Breaker v. South Carolina, State of et al
ORDER RULING ON 31 REPORT AND RECOMMENDATION It is hereby ordered that the within action be dismissed for lack of prosecution, and a certificate of appealability is denied. Signed by Honorable Patrick Michael Duffy on 09/22/2017. (egra, )
IN THE UNITED STATES DISTRICT COURT
FOR THE DISTRICT OF SOUTH CAROLINA
D’Andrik Lamar Breaker, #330260,
) C.A. #1:17-406-PMD
This matter is before the court upon the magistrate judge's recommendation that the within
action be dismissed pursuant to Fed.R.Civ.Proc. 41(b). Because petitioner is pro se, this matter was
referred to the magistrate judge.1
This Court is charged with conducting a de novo review of any portion of the magistrate
judge's report to which a specific objection is registered, and may accept, reject, or modify, in whole
or in part, the recommendations contained in that report. 28 U.S.C. § 636(b)(1). However, absent
prompt objection by a dissatisfied party, it appears that Congress did not intend for the district court
to review the factual and legal conclusions of the magistrate judge. Thomas v Arn, 474 U.S. 140
(1985). Additionally, any party who fails to file timely, written objections to the magistrate judge's
report pursuant to 28 U.S.C. § 636(b)(1) waives the right to raise those objections at the appellate
court level. United States v. Schronce, 727 F.2d 91 (4th Cir. 1984).2 No objections have been filed
Pursuant to the provisions of Title 28 United States Code, § 636(b)(1)(B), and Local Rule
73.02 D.S.C., the magistrate judge is authorized to review all pretrial matters and submit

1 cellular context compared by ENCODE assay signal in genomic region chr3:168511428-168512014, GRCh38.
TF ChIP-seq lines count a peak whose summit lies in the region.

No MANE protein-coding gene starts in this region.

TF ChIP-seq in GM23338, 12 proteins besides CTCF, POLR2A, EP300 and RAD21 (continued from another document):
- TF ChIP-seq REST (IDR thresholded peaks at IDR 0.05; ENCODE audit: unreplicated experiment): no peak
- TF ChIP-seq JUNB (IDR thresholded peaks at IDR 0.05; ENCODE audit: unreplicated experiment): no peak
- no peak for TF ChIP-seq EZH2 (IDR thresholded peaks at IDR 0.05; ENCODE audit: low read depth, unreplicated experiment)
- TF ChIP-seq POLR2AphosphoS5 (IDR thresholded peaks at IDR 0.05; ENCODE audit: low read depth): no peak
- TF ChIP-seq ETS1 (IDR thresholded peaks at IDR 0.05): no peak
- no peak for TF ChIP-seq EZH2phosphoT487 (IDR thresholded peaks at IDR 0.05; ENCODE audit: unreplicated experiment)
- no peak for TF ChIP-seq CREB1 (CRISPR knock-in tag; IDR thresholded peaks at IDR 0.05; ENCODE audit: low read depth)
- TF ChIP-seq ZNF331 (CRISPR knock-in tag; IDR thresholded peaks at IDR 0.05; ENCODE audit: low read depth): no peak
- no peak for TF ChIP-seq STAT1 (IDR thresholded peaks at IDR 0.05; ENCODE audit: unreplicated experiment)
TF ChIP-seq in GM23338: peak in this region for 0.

findings and recommendations to this Court.
In Wright v. Collins, 766 F.2d 841 (4th Cir. 1985), the court held "that a pro se litigant must
receive fair notification of the consequences of failure to object to a magistrate judge's report
to the magistrate judge's report.
A review of the record indicates that the magistrate judge's report accurately summarizes this
case and the applicable law. Finding no error in the report, this court adopts the report and
recommendation and incorporates it into this order.
Lastly, on December 1, 2009, the Rules Governing Section 2254 Cases in the United States
District Courts were amended to require a District Court to issue or deny a certificate of
appealability when a final ruling on a habeas petition is issued. The governing law provides that:
(c)(2) A certificate of appealability may issue . . . only if the applicant has made a
substantial showing of the denial of a constitutional right.
(c)(3) The certificate of appealability . . . shall indicate which specific issue or issues
satisfy the showing required by paragraph (2).
28 U.S.C. § 2253(c). A prisoner satisfies this standard by demonstrating that reasonable jurists
would find this court’s assessment of his constitutional claims is debatable or wrong and that any
dispositive procedural ruling by the district court is likewise debateable. See Miller-El v. Cockrell,
537 U.S. 322, 336 (2003); Slack v. McDaniel, 529 U.S. 473, 484 (2000); Rose v. Lee, 252 F.3d 676,
683 (4th. Cir. 2001). In this case, the legal standard for the issuance of a certificate of appealability
has not been met. Therefore, a certificate of appealability is denied.
For the reasons articulated by the magistrate judge, it is hereby ordered that the within
action be dismissed for lack of prosecution, and a certificate of appealability is DENIED.
before such a procedural default will result in waiver of the right to appeal. The notice must be
'sufficiently understandable to one in appellant's circumstances fairly to appraise him of what is
required.'" Id. at 846. Plaintiff was advised in a clear manner that his objections had to be filed
within ten (10) days, and he received notice of the consequences at the appellate level of his
failure to object to the magistrate judge's report.
AND IT IS SO ORDERED.
September 22, 2017
Charleston, South Carolina
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